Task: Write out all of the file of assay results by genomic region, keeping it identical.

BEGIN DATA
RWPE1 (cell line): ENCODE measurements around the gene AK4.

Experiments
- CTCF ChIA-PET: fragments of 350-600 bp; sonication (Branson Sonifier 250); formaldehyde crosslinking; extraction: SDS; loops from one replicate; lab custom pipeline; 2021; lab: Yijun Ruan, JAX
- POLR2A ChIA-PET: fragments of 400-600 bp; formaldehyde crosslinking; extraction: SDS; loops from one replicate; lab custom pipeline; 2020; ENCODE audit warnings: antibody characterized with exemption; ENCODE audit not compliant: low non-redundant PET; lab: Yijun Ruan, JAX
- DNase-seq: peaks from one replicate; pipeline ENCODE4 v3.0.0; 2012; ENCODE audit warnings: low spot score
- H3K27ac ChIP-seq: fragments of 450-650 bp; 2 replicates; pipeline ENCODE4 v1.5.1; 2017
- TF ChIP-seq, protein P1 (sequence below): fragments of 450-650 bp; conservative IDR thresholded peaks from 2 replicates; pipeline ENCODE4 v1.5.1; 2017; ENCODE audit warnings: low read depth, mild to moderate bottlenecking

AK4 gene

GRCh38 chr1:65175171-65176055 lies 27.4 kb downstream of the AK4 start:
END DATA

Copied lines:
RWPE1 (cell line): ENCODE measurements around the gene AK4.

Experiments
- CTCF ChIA-PET: fragments of 350-600 bp; sonication (Branson Sonifier 250); formaldehyde crosslinking; extraction: SDS; loops from one replicate; lab custom pipeline; 2021; lab: Yijun Ruan, JAX
- POLR2A ChIA-PET: fragments of 400-600 bp; formaldehyde crosslinking; extraction: SDS; loops from one replicate; lab custom pipeline; 2020; ENCODE audit warnings: antibody characterized with exemption; ENCODE audit not compliant: low non-redundant PET; lab: Yijun Ruan, JAX
- DNase-seq: peaks from one replicate; pipeline ENCODE4 v3.0.0; 2012; ENCODE audit warnings: low spot score
- H3K27ac ChIP-seq: fragments of 450-650 bp; 2 replicates; pipeline ENCODE4 v1.5.1; 2017
- TF ChIP-seq, protein P1 (sequence below): fragments of 450-650 bp; conservative IDR thresholded peaks from 2 replicates; pipeline ENCODE4 v1.5.1; 2017; ENCODE audit warnings: low read depth, mild to moderate bottlenecking

AK4 gene

GRCh38 chr1:65175171-65176055 lies 27.4 kb downstream of the AK4 start: